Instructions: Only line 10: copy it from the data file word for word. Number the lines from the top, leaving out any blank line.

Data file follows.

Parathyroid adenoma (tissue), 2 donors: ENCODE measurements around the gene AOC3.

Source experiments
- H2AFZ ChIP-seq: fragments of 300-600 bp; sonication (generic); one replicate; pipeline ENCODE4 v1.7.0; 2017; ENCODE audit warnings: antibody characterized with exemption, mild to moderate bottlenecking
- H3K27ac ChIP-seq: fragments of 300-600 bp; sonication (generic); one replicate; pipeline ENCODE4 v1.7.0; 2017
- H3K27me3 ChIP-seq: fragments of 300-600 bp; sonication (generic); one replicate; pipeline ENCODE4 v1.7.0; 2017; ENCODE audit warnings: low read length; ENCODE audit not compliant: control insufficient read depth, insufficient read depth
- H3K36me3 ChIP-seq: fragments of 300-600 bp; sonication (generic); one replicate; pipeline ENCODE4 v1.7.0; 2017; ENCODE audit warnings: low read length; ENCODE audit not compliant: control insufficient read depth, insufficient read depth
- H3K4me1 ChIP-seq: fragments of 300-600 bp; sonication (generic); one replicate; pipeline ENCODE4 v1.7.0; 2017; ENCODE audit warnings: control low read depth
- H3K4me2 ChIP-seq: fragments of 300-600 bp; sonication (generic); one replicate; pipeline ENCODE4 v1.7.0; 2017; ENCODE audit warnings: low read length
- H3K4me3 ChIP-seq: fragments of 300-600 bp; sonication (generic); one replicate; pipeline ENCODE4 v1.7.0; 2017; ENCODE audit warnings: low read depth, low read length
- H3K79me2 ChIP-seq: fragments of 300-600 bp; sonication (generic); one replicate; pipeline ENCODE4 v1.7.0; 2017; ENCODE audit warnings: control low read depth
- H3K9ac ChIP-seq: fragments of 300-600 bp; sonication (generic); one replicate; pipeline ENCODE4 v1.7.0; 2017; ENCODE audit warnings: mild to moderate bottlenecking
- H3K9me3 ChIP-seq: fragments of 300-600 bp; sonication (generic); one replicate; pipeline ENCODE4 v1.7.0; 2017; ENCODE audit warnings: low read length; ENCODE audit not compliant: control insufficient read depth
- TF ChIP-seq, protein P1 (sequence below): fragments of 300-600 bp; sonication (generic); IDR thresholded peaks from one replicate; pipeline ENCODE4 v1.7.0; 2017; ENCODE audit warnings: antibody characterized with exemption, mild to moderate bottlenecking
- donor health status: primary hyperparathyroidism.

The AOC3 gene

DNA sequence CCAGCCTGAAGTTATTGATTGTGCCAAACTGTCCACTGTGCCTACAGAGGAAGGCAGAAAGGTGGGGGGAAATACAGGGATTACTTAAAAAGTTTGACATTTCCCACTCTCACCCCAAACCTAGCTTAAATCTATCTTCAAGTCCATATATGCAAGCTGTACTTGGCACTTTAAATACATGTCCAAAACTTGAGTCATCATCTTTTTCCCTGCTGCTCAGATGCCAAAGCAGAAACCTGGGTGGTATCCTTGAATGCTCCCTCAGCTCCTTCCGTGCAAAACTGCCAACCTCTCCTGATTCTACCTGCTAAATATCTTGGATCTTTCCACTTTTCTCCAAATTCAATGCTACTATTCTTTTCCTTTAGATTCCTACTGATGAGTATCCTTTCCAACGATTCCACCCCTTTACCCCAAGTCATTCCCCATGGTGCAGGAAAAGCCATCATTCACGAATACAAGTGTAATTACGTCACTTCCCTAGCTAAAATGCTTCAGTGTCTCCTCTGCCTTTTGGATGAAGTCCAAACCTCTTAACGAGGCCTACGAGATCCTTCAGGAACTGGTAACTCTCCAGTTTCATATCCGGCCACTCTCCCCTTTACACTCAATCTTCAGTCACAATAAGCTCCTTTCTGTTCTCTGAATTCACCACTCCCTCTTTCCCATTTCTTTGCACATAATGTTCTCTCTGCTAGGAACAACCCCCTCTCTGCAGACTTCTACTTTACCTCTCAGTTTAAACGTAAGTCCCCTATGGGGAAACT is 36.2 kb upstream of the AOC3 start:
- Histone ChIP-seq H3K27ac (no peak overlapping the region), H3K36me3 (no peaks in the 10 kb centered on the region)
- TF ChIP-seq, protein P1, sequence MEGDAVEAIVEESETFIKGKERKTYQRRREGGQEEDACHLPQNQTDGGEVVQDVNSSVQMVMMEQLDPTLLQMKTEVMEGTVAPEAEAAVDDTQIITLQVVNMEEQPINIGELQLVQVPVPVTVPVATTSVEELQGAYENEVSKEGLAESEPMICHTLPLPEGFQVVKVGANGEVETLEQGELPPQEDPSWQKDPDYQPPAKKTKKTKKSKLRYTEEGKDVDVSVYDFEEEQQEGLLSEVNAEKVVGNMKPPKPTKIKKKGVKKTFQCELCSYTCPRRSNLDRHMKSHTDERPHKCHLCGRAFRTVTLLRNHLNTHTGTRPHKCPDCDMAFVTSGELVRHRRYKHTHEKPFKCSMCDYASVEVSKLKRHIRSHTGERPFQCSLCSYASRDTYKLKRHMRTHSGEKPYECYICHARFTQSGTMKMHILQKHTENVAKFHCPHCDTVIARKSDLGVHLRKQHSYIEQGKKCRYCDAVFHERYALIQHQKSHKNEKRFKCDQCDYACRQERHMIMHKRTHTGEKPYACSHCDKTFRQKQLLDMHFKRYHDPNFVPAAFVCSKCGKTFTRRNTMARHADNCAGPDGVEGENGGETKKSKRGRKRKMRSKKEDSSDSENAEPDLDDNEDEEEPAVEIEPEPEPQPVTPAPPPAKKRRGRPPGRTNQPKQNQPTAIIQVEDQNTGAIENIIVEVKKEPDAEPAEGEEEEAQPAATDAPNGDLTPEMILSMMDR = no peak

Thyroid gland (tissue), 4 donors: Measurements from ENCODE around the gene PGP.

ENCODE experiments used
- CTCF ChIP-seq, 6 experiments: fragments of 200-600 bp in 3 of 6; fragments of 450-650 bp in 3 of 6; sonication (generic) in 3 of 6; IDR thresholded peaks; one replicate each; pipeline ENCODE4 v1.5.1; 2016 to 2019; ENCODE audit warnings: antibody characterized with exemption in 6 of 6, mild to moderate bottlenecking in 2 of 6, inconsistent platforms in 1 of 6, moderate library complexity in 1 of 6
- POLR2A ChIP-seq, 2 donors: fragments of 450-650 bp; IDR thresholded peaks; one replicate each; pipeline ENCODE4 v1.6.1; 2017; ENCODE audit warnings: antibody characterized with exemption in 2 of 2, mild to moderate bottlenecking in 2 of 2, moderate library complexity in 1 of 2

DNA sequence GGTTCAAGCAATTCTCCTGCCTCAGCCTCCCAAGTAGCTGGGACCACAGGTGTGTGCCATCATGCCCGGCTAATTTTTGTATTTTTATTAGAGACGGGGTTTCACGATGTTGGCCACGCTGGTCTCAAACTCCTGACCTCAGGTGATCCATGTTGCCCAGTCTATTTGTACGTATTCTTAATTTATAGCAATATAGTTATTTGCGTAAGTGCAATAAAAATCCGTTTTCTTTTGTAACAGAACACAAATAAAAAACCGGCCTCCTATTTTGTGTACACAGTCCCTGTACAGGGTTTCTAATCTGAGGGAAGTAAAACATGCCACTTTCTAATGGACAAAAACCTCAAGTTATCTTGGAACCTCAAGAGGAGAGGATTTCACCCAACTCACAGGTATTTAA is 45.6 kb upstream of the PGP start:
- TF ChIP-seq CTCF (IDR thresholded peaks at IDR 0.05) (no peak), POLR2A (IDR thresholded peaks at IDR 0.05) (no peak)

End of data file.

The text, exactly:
- H3K79me2 ChIP-seq: fragments of 300-600 bp; sonication (generic); one replicate; pipeline ENCODE4 v1.7.0; 2017; ENCODE audit warnings: control low read depth